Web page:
Born: 9 June, 1920, in London.
Died: 14 October, 2004, in Surrey, aged 84.
SHEILA Keith spent all her youth in Scotland and later returned often to visit family and perform in various theatres. She was an actress of much charm (one colleague said of her "she was underrated and given the breaks could have had an even more distinguished career") and was seen in many TV series and sitcoms. In the Seventies she was often cast by the director Peter Walker in Hammer Horror movies and played with unremitting relish psychotic warders and crazy cannibals. Somewhat different were her many appearances at the Pitlochry Festival Theatre where she was a regular visitor in the Fifties and Sixties.
Sheila Keith was born in London of Scottish parents, but was brought up in Aberdeen from the age of two by an aunt. She trained for the theatre in London and then spent some years with repertory theatres in the south and in Scotland: spending a season with the Wilson-Barrett Company.
In 1961, Keith appeared for a season with the Belgrade Theatre, in Coventry, and played the lead female role of Lady Alice in A Man For All Seasons. A nervous young actor just out of drama college called Ian McKellen played the young man. He missed a crucial entrance in a scene one night and met a group of irate actors in a corridor. Keith took him aside and told him kindly: "Every actor is allowed to make that mistake once in their career. You have got it over early. I am sure you’ll go far."
Her West End appearances included Present Laughter (1965), Mame (with Ginger Rogers), Anyone for Denis and Deathtrap.
It was at the Pitlochry Festival Theatre that Keith was most seen in Scotland. In those early days - when the festival took place in a vast tent - Keith came to the 1957 season in RF Delderfield’s The Mayerling Affair. She returned for the next two years: in new plays titled The Heir to Ardmally by Ena Lamont Stewart and The White Falcon by Neilson Gattey. Keith was back in 1963 appearing in all four plays and is especially remembered for the role she played in William Davenant’s dark comedy The Wits.
Her last visit was in 1964 when she was in Noel Coward’s Present Laughter. It was a play with which Keith was to become closely associated. After performing in Brian Shelton’s production in Pitlochry, she played it in the West End the following year directed by Nigel Patrick. After a lengthy stay in London she came to the King’s Theatre, Edinburgh, in the play in 1966.
Also during Keith’s 1964 season at Pitlochry she appeared in Toby Robertson’s production of James Bridie’s Daphne Leoreola.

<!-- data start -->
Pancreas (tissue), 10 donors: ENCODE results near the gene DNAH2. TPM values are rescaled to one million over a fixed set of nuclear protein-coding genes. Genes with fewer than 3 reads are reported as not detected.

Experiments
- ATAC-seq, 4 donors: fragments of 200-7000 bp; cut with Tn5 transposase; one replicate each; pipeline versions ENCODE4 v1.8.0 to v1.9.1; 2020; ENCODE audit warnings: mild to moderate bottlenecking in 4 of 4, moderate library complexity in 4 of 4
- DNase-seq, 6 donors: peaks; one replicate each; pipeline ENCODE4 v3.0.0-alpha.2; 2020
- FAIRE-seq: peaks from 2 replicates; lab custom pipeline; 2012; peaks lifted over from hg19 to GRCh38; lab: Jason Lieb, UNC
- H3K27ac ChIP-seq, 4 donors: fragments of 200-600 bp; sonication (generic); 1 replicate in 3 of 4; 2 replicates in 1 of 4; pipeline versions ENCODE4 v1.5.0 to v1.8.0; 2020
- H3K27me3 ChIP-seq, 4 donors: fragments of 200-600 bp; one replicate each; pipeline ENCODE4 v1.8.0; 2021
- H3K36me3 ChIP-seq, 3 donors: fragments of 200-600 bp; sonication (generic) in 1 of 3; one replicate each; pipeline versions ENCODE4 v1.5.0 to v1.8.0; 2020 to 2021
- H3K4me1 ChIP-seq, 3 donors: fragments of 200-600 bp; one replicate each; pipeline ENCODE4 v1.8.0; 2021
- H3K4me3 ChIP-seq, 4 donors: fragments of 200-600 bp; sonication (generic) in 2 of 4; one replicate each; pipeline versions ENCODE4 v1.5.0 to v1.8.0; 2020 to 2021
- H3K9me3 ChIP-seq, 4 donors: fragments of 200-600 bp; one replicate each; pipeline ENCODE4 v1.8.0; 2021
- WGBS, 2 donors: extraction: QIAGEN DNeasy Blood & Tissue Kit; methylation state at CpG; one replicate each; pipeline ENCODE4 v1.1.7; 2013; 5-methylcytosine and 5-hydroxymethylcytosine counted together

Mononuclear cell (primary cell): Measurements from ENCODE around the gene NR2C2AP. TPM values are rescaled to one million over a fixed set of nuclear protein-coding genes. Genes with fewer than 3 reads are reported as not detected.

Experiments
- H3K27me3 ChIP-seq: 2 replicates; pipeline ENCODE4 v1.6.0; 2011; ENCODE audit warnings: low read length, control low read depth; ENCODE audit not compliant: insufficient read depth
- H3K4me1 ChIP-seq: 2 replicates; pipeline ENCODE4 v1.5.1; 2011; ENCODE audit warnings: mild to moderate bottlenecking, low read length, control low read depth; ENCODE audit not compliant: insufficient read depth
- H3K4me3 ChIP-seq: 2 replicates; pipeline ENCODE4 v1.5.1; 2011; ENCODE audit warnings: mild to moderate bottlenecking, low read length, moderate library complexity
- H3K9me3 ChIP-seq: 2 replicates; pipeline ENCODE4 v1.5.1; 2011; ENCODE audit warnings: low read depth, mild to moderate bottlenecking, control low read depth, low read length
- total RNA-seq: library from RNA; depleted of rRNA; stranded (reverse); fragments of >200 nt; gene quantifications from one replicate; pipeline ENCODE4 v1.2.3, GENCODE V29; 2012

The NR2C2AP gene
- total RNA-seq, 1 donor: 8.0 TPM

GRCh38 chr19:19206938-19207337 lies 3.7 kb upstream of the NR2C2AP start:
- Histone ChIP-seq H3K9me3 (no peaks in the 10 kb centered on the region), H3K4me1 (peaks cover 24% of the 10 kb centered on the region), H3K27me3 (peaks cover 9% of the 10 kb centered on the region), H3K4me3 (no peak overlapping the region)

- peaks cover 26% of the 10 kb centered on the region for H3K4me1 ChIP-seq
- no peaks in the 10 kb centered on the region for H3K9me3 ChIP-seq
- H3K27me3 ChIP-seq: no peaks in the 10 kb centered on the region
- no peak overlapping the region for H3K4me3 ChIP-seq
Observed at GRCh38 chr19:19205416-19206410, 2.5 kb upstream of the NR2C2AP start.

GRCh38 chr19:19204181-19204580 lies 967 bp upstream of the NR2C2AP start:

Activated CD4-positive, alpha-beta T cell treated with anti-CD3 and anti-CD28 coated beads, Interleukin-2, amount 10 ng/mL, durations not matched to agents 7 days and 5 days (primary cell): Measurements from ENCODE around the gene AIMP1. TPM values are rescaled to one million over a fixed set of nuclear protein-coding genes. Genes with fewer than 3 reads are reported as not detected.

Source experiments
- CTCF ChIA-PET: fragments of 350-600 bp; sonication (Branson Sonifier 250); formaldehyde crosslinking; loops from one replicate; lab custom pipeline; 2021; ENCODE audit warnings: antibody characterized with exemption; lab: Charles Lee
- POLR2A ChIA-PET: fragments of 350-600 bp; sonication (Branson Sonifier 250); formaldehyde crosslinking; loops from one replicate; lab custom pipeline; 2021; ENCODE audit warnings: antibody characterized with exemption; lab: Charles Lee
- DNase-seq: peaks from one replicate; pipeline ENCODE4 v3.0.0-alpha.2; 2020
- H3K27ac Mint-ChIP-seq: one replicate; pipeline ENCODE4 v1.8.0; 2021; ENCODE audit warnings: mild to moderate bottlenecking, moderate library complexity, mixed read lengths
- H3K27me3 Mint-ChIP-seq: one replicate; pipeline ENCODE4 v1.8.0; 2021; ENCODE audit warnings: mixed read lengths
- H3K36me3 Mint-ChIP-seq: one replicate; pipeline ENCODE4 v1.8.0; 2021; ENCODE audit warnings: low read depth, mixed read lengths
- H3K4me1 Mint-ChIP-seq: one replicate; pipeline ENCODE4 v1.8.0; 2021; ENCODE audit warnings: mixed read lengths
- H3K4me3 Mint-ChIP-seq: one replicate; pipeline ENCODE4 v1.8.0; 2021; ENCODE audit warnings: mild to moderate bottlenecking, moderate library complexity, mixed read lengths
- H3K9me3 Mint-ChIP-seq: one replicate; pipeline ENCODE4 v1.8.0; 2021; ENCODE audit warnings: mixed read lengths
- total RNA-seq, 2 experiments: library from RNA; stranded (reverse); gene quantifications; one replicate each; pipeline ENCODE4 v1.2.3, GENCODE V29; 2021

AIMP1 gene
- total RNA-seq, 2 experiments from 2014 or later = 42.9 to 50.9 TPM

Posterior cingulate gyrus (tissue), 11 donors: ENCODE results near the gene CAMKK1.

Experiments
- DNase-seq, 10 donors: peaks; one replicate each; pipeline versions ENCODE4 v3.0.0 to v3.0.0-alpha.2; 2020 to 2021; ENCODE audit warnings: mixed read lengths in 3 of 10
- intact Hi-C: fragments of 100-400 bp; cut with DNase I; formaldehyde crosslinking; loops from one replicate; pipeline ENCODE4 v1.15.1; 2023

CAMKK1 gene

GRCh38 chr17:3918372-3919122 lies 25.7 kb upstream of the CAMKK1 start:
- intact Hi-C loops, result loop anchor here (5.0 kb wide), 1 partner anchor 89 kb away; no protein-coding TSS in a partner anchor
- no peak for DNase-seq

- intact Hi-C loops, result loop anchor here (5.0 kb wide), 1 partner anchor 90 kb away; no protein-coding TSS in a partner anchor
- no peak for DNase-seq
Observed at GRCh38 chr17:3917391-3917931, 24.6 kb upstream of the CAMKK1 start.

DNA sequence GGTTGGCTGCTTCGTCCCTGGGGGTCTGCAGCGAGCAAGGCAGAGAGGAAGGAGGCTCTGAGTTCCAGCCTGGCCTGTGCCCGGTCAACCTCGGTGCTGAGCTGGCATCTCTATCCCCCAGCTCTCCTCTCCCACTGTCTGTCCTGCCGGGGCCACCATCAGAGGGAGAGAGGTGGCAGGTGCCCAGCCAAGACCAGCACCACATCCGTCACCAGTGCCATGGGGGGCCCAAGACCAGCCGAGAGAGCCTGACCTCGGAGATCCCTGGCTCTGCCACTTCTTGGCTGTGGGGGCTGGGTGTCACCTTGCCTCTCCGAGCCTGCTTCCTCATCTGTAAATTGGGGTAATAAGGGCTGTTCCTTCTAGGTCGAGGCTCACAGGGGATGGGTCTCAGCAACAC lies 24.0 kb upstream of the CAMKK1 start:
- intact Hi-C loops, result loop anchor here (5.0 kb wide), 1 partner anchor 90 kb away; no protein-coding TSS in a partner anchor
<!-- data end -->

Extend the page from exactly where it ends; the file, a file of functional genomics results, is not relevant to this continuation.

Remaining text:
But it was on the small screen that Keith was to become more widely known. In the Sixties, she was often seen in series such as The Saint, Public Eye and Sherlock Holmes. But she gained a national popularity when she went into Crossroads in 1967 as Mrs Cornet. It was the era when the soap was hugely popular and Noele Gordon ruled the motel with a rod of iron.
In the Seventies, Keith was cast either as dotty aunts or a collection of terrifying characters in British cult horror films. She played Lady Rosina in the BBC’s mammoth production of The Pallisers, Aunt Morag (keen on her sherry) in Hinge and Bracket’s TV series Dear Ladies, Auntie Ethel in Moody and Peg and Mother Stephen in Bless Me, Father, with Arthur Lowe. She was also seen in the first run of Dr Findlay’s Case Book.
The Comeback (1977) was a film starring Jack Jones and directed by Peter Walker. Keith and Bill Owen - known for his Compo in Last of the Summer Wine - were much praised for their efforts ("awesome as ever" one critic said of Keith) in an unmemorable movie.
Keith played a cannibal pensioner who goes on the rampage from the asylum in Frightmare and then in House of Whipcord, Keith was a deranged warder in a girl’s school. The House of Mortal Sin (1975) was her final foray into the horror genre: on this occasion she was a not-at-all pleasant, one-eyed housekeeper in a convent. In 1983, Keith joined Christopher Lee and Peter Cushing in the House of Long Shadows: again she played a fearsome housekeeper.
Despite all the gore and terror, Keith was a loved and respected actor. Gentle of nature and patient to a fault, she found it slightly strange when expected to turn into an axe-wielding nun.
Keith was once married and is survived by her son.